The menu has been created based on local availabilities, and the coffee shop’s commitment to sourcing food locally, whenever possible, has helped to share economic rewards with others in the region. Beets, carrots, salad greens, strawberries, and herbs are purchased from local farms and nurseries when they are in season. Asquith freezes and preserves some of these items in order to maintain her supply outside of harvest time.
While most ingredients are purchased locally, some are grown and harvested by hand. “I have an entire freezer specifically for berries,” she says. “It’s all hands on deck when the berries are out!” With Sue and two employees busy in the kitchen, harvesting is an activity that David and the couple’s friends help out with. Berries are not only used in cakes; they become the stuff of homemade jams that barely remain on the shelf after the shop opens in spring.
…the coffee shop’s commitment to sourcing food locally, whenever possible, has helped to share economic rewards with others in the region…
Nasturtiums, which Asquith grows in a small greenhouse, are utilized as table decorations, and her mizuna (a spicy green) finds its way into salads. Two Whales has tentative plans to increase its growing potential by constructing a raised bed garden, and a larger greenhouse eventually, but according to Asquith “it’s more important to buy locally than to grow it. It keeps local growers busy, and helps spread business throughout the community.”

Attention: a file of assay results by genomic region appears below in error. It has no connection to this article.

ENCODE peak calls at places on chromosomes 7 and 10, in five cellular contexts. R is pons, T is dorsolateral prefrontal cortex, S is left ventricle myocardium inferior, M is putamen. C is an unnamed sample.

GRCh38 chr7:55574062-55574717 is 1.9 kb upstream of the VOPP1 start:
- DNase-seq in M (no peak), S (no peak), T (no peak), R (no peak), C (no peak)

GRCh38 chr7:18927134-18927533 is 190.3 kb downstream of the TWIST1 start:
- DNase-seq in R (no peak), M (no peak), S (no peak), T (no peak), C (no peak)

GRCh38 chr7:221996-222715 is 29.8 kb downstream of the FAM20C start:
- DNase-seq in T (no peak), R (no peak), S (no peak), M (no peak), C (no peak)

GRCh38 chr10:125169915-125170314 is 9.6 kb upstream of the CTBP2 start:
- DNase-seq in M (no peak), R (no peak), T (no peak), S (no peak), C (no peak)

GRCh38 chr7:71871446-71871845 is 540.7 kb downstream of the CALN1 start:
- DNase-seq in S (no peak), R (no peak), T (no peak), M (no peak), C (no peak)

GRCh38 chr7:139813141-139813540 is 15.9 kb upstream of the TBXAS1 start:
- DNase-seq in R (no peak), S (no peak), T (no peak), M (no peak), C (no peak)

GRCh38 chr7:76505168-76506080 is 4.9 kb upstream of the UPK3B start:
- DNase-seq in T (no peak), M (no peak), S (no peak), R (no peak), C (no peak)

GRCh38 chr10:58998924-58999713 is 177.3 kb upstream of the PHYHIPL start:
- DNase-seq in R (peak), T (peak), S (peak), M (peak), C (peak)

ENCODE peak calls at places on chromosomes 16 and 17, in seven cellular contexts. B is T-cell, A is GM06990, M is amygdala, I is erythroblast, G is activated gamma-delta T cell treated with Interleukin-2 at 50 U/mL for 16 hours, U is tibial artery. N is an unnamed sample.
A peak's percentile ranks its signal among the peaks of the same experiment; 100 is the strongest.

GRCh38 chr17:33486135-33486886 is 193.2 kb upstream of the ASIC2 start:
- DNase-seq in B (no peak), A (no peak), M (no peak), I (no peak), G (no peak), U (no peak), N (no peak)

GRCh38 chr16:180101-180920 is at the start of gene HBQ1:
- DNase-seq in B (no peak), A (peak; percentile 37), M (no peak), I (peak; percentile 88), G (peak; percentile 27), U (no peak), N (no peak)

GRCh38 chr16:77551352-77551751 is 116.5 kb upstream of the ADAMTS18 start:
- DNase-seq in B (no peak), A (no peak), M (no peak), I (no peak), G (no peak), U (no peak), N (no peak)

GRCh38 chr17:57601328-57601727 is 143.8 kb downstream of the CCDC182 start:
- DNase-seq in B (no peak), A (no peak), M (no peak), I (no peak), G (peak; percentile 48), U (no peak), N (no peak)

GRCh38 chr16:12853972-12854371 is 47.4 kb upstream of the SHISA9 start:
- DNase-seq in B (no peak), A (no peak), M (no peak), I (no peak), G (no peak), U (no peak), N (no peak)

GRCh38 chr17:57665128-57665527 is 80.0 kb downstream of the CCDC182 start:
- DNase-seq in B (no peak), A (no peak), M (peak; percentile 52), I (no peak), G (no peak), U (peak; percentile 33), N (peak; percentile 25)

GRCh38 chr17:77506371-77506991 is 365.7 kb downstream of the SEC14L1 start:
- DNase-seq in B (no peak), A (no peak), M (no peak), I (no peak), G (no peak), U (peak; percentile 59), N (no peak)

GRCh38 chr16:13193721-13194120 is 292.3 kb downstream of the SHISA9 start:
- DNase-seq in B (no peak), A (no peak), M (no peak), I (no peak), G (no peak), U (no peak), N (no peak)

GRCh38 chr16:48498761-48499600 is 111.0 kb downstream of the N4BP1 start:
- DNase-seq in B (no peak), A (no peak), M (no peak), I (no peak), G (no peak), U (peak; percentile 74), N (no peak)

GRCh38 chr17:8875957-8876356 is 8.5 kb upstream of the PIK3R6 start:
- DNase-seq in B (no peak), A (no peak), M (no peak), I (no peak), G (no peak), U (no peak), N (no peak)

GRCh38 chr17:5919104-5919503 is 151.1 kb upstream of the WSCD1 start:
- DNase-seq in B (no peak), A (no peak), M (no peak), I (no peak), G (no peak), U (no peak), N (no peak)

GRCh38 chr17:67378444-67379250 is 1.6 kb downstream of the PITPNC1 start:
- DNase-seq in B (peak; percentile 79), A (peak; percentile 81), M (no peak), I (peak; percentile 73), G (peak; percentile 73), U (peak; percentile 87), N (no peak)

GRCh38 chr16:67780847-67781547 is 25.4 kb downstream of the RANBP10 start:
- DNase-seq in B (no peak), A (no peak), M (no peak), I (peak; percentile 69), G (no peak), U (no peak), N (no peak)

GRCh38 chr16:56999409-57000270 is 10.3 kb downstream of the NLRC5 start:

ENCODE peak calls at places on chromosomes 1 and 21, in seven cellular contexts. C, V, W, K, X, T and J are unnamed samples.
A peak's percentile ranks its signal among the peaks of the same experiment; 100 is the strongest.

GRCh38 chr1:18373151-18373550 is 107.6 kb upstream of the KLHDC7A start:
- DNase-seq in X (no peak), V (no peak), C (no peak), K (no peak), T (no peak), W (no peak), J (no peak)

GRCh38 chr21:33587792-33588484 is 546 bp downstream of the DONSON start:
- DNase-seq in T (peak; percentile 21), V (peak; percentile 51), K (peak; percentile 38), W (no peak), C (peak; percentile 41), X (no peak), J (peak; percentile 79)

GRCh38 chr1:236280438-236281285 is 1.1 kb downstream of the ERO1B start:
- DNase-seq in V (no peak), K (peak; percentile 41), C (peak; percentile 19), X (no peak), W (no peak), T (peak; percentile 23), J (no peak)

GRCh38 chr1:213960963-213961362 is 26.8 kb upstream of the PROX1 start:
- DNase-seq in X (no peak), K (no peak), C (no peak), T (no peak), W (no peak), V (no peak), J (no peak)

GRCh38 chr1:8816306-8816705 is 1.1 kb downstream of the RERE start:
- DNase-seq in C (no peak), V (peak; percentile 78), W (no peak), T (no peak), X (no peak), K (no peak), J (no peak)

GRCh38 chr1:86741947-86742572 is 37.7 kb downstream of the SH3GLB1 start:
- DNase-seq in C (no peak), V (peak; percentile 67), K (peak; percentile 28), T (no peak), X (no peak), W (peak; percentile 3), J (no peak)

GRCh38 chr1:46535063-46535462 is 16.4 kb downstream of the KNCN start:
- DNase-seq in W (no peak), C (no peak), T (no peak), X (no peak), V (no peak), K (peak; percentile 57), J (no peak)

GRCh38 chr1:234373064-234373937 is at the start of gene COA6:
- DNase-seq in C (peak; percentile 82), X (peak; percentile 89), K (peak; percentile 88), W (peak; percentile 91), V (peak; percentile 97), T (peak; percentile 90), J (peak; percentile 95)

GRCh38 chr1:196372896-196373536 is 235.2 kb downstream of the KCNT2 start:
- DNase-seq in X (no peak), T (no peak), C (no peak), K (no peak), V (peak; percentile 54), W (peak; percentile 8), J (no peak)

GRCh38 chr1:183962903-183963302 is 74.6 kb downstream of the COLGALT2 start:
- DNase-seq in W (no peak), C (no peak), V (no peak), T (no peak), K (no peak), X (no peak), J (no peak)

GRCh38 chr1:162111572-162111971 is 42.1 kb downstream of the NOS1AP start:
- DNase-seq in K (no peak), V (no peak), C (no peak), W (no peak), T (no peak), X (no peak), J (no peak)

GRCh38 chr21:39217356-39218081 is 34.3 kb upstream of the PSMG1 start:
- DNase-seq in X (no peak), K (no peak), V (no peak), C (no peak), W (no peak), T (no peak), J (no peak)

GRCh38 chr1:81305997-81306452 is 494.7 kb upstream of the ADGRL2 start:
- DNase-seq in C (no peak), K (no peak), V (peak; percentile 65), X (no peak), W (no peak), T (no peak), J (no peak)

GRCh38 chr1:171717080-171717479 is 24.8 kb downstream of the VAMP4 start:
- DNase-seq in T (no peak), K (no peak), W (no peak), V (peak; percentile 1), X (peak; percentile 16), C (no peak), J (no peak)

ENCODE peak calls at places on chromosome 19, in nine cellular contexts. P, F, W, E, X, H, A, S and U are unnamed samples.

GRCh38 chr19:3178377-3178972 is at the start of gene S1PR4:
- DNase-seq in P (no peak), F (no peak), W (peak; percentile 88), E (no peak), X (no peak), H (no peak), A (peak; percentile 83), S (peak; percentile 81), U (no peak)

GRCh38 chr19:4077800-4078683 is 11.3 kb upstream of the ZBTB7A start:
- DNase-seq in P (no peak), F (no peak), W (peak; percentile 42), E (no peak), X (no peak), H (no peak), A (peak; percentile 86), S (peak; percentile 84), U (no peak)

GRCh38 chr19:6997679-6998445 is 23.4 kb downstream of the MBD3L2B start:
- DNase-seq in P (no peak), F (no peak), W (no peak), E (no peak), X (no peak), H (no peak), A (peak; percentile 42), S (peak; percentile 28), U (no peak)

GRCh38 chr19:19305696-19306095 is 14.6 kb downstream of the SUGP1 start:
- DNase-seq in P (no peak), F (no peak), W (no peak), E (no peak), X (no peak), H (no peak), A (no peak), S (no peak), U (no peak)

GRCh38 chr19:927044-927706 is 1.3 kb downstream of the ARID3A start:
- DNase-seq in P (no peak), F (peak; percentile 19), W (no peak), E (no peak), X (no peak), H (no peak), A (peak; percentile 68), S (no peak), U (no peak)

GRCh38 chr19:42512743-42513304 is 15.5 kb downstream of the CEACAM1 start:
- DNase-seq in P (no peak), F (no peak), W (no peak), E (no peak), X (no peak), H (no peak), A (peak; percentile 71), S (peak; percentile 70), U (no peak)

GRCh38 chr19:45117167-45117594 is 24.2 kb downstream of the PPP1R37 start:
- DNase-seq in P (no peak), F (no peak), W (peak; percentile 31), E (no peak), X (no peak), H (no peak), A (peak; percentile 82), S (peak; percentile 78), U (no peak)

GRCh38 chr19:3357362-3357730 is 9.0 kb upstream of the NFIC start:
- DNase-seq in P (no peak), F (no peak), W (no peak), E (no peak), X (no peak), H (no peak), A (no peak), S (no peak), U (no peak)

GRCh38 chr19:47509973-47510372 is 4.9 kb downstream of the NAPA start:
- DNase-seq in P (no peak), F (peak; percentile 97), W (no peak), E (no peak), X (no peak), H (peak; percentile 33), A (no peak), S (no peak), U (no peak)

The decision to source menu ingredients within the area was made as a result of Asquith and Ellis’ commitments to living mindfully and in balance with the world around them. The couple raises hens and roosters for private egg consumption. They also have a composting arrangement with a local grocery store, which offers them materials for animal feed and allows them to create humus for their gardening activities. Their mindfulness even extends toward their hens. Asquith quipped “We might have to start keeping the roosters outside of the shop as pets. There are only so many of them the hens can handle.”
Products that cannot be sourced locally are purchased with consideration given to the packaging they are kept in. For instance, efforts are made to purchase goods that produce the least amount of waste, or are packaged in recyclable materials. Coffees are fairly traded. Food waste is composted on site.
“One of my favourite things is when I’m standing in the kitchen and can hear people in the café talking like people do in coffee shops. Whether it’s about local politics and political gossip, or how many whales were spotted that day. It’s about good food not taking away from the café experience,” Asquith says.